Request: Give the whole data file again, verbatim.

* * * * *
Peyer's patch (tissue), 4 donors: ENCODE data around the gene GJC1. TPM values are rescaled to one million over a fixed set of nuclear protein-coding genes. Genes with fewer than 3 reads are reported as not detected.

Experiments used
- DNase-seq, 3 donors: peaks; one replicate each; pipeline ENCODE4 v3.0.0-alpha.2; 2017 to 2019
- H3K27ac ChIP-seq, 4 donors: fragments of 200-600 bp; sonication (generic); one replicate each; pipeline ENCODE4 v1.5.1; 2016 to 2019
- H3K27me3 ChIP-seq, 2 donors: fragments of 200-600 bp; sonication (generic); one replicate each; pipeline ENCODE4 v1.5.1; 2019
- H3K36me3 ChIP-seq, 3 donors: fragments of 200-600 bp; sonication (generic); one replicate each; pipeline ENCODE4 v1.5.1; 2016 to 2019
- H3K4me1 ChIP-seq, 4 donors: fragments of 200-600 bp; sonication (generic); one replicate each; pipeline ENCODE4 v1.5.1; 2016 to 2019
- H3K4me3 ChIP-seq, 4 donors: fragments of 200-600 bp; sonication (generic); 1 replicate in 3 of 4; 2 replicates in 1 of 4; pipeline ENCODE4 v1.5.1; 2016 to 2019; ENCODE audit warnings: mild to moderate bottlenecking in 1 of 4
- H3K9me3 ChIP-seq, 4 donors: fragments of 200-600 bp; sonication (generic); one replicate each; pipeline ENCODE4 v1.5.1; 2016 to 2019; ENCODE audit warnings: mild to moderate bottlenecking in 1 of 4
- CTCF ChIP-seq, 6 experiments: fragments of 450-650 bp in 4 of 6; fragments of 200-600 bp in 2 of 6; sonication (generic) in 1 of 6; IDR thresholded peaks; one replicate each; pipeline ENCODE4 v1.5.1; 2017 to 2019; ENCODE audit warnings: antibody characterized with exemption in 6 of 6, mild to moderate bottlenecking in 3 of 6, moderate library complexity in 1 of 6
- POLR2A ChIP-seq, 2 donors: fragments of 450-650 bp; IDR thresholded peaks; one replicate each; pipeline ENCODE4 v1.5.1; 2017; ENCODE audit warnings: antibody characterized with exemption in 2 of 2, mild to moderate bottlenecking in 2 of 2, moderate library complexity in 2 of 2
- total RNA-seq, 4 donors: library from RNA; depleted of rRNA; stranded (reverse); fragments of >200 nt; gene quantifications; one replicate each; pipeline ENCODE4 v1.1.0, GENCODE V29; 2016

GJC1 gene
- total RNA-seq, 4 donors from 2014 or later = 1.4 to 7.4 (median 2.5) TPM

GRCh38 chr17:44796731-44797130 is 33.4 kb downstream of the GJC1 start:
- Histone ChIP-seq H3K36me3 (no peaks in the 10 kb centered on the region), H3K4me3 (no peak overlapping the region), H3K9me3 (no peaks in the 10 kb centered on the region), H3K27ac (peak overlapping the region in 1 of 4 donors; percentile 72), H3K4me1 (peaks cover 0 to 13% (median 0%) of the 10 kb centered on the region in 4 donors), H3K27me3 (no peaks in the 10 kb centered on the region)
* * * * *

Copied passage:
Peyer's patch (tissue), 4 donors: ENCODE data around the gene GJC1. TPM values are rescaled to one million over a fixed set of nuclear protein-coding genes. Genes with fewer than 3 reads are reported as not detected.

Experiments used
- DNase-seq, 3 donors: peaks; one replicate each; pipeline ENCODE4 v3.0.0-alpha.2; 2017 to 2019
- H3K27ac ChIP-seq, 4 donors: fragments of 200-600 bp; sonication (generic); one replicate each; pipeline ENCODE4 v1.5.1; 2016 to 2019
- H3K27me3 ChIP-seq, 2 donors: fragments of 200-600 bp; sonication (generic); one replicate each; pipeline ENCODE4 v1.5.1; 2019
- H3K36me3 ChIP-seq, 3 donors: fragments of 200-600 bp; sonication (generic); one replicate each; pipeline ENCODE4 v1.5.1; 2016 to 2019
- H3K4me1 ChIP-seq, 4 donors: fragments of 200-600 bp; sonication (generic); one replicate each; pipeline ENCODE4 v1.5.1; 2016 to 2019
- H3K4me3 ChIP-seq, 4 donors: fragments of 200-600 bp; sonication (generic); 1 replicate in 3 of 4; 2 replicates in 1 of 4; pipeline ENCODE4 v1.5.1; 2016 to 2019; ENCODE audit warnings: mild to moderate bottlenecking in 1 of 4
- H3K9me3 ChIP-seq, 4 donors: fragments of 200-600 bp; sonication (generic); one replicate each; pipeline ENCODE4 v1.5.1; 2016 to 2019; ENCODE audit warnings: mild to moderate bottlenecking in 1 of 4
- CTCF ChIP-seq, 6 experiments: fragments of 450-650 bp in 4 of 6; fragments of 200-600 bp in 2 of 6; sonication (generic) in 1 of 6; IDR thresholded peaks; one replicate each; pipeline ENCODE4 v1.5.1; 2017 to 2019; ENCODE audit warnings: antibody characterized with exemption in 6 of 6, mild to moderate bottlenecking in 3 of 6, moderate library complexity in 1 of 6
- POLR2A ChIP-seq, 2 donors: fragments of 450-650 bp; IDR thresholded peaks; one replicate each; pipeline ENCODE4 v1.5.1; 2017; ENCODE audit warnings: antibody characterized with exemption in 2 of 2, mild to moderate bottlenecking in 2 of 2, moderate library complexity in 2 of 2
- total RNA-seq, 4 donors: library from RNA; depleted of rRNA; stranded (reverse); fragments of >200 nt; gene quantifications; one replicate each; pipeline ENCODE4 v1.1.0, GENCODE V29; 2016

GJC1 gene
- total RNA-seq, 4 donors from 2014 or later = 1.4 to 7.4 (median 2.5) TPM

GRCh38 chr17:44796731-44797130 is 33.4 kb downstream of the GJC1 start:
- Histone ChIP-seq H3K36me3 (no peaks in the 10 kb centered on the region), H3K4me3 (no peak overlapping the region), H3K9me3 (no peaks in the 10 kb centered on the region), H3K27ac (peak overlapping the region in 1 of 4 donors; percentile 72), H3K4me1 (peaks cover 0 to 13% (median 0%) of the 10 kb centered on the region in 4 donors), H3K27me3 (no peaks in the 10 kb centered on the region)